Archive for American Vampire

Lady Sings the Blues


The Wicked + the Divine #13

We finally get to meet the elusive and mysterious Tara. So far, she has the most detailed — and ironic — backstory of any of the gods. She was once a beautiful college student, frustrated that her true talents as a musician and fashion designer were ignored because she was so attractive. Tired of getting unearned accolades based solely on her looks, she took to performing her music in mostly empty bars while wearing a mask. And then, once she’s turned into a god, she’s stuck in the same trap. She’s beloved for her looks and for her magical concerts — but the minute she brings out her mask and acoustic guitar to play the songs she wrote when she was in college, the crowds turn on her. She doesn’t even know which of the various divine Taras from different world cultures she may be. She’s frustrated with her divine life, frustrated with her fellow gods, frustrated with the hate heaped on her in social media for not being the right kind of celebrity. But Inanke has a way out.

Verdict: Thumbs up. Tara is a thoroughly wonderful character, and her story is a great study on unwelcomed celebrity. And Inanke is getting more and more dislikeable by the second, if that’s possible. The guest artist in this issue is Tula Lotay — her art has a high-fashion look about it, which makes it very appropriate for a comic about appearance and celebrity culture.


American Vampire: Second Cycle #9

It’s 1965, and Skinner Sweet and Calvin Poole are traveling on a secret mission to space, trying to keep the Gray Trader from ending the world, all while Skinner tries to fight off the Trader’s control. Meanwhile, Pearl Jones and Felicia Book are imprisoned in Area 51, betrayed by their military contact in the Vassals of the Morning Star because he thinks the Trader is about to win, and he wants to be on the winning side for once. Is there any way for everyone to get out with their skins intact?

Verdict: Thumbs up. Excellent story, excellent art. Don’t know when the next issue of this one is coming out — but I hope they don’t delay too long.

Today’s Cool Links:

Comments off

I Would Die 4 U


The Wicked + the Divine #12

The world is in turmoil because Baphomet has apparently killed Inanna — and then committed another murder of a family in London. (We know the second one isn’t true — but any more details would spoil last issue, and it was so good, I’m not willing to do that yet.) (And in fact, I’ve got my doubts about the first. Everyone assumes that Inanna is dead — but his look is based on Prince, and there ain’t no way His Purple Badness dies offscreen.)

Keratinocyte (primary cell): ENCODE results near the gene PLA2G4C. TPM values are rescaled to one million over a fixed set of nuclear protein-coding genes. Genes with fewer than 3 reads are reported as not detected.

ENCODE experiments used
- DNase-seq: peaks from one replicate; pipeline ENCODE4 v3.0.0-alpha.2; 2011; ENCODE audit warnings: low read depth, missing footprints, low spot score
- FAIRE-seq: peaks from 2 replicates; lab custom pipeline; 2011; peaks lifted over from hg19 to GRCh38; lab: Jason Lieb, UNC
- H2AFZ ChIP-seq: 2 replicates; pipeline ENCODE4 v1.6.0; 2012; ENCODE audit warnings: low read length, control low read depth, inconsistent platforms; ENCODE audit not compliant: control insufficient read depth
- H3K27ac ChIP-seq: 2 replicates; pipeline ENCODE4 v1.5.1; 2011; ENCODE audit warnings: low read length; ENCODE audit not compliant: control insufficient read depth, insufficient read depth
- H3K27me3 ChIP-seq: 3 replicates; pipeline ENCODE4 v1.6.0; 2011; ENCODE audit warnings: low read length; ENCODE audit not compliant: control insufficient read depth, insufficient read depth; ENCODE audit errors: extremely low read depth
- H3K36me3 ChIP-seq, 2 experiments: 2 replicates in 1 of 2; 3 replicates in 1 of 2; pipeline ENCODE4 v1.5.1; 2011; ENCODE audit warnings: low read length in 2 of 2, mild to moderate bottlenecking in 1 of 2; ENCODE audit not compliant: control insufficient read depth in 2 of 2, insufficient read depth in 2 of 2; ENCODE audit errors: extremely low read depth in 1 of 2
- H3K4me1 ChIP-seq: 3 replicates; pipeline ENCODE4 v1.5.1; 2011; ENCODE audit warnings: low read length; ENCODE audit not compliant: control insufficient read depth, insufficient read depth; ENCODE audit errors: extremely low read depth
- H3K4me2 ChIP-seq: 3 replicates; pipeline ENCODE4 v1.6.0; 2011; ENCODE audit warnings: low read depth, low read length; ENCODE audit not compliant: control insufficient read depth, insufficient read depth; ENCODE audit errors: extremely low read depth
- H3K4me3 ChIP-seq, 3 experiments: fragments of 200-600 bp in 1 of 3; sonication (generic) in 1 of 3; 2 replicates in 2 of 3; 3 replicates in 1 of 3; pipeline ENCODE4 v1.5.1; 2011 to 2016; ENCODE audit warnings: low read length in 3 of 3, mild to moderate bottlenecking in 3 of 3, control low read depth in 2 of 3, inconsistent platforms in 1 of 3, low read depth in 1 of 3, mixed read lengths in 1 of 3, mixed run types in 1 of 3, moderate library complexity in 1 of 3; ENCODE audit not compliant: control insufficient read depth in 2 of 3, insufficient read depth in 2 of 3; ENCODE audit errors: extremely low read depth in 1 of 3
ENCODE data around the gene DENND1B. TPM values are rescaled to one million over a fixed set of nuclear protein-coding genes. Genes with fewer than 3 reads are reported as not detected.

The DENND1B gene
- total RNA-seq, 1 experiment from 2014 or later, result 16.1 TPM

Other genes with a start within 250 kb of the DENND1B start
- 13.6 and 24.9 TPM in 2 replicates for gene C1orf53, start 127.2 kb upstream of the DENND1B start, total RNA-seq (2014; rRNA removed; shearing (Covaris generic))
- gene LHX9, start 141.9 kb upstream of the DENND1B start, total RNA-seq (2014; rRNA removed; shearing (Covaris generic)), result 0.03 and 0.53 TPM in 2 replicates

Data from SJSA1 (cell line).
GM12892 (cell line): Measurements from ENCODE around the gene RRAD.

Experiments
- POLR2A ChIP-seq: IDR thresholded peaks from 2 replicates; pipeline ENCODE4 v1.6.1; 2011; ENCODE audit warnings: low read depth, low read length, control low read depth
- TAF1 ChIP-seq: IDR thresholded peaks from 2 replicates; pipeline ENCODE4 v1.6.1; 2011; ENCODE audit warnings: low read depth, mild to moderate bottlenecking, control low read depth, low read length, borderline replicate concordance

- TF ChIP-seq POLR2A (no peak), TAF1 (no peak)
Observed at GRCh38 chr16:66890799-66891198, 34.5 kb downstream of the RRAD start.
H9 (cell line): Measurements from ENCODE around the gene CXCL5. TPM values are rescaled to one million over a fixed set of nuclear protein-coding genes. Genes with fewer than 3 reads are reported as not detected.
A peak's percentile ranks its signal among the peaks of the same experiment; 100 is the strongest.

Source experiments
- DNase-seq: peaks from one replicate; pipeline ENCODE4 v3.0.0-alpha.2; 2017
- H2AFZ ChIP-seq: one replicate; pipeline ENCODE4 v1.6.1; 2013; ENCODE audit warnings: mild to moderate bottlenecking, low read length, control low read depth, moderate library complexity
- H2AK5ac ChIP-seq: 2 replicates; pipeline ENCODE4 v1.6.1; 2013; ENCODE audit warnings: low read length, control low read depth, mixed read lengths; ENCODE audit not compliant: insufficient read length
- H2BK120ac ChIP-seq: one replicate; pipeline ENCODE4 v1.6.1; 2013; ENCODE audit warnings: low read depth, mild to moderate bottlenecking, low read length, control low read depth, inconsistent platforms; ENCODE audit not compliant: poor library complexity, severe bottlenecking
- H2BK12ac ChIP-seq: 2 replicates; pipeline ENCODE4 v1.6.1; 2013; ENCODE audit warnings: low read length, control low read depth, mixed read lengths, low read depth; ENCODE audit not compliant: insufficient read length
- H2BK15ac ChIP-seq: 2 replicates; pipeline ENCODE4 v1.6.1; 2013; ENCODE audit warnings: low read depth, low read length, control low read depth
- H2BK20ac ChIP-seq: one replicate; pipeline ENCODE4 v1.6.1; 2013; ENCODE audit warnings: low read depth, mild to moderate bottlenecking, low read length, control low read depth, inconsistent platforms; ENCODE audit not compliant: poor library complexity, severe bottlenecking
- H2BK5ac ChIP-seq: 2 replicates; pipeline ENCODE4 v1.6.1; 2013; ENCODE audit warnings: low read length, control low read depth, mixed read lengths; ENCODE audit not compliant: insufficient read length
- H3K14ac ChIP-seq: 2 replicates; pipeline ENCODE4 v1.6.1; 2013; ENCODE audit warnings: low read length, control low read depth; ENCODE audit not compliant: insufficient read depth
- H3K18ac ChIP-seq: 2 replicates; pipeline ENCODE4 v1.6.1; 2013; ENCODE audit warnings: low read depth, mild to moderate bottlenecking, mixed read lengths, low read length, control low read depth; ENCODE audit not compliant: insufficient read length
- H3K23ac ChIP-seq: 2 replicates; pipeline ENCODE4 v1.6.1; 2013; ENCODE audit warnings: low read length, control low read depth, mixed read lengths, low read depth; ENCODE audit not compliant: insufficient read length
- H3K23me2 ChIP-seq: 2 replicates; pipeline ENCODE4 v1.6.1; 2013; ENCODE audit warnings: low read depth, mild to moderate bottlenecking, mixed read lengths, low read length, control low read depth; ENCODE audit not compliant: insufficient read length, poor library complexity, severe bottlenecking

Anyway, in this issue, we follow a filmmaker named Beth and her team of assistants — all similar to Cassandra, and in fact, Beth used to work for Cassandra before she got fired. Anyway, Beth is trying to make a film about the gods, but she’s got no documentary footage she’s happy with. While getting B-roll footage of mourning crowds at Inanna’s house, Beth encounters Baal and persuades him to give her an exclusive interview about Inanna in exchange for helping him find the Morrigan, who could lead him to Baphomet. There’s a huge fight that only ends when Woden makes the scene to drag the combatants away.

Verdict: Thumbs up. Although the main thing I dislike about the issue is a major turnoff — guest artist Kate Brown is an excellent artist, but she just doesn’t seem to fit this series. As if to play that up, there’s a brief one-page interlude inside the back cover that’s drawn by regular artist Jamie McKelvie — it’s a lot more resonant with the series than Brown’s more cartoony style.


American Vampire: Second Cycle #8

Skinner Sweet has been corrupted by the Gray Trader into one of his super-vampires — but his stubbornness and sheer cussedness lets him throw off his monsterizing influence and revert to normal. Now the only way to keep him from turning into a monster again is to keep him week by giving him an IV of gold — the only substance harmful to the American breed of vampires. And now he has to go up in the spacecraft to help sabotage Sputnik, because there’s no one left but him. Meanwhile, Pearl Jones and Felicia Book are traveling underground — literally — in an attempt to infiltrate the base before the Trader’s forces can get there.

Verdict: Thumbs up. Things ain’t quite as horror-tastic as they were back in the day, but it’s cool that Snyder and Albuquerque can still pop out a panel out of nowhere that’ll give you a nice little shiver of fear.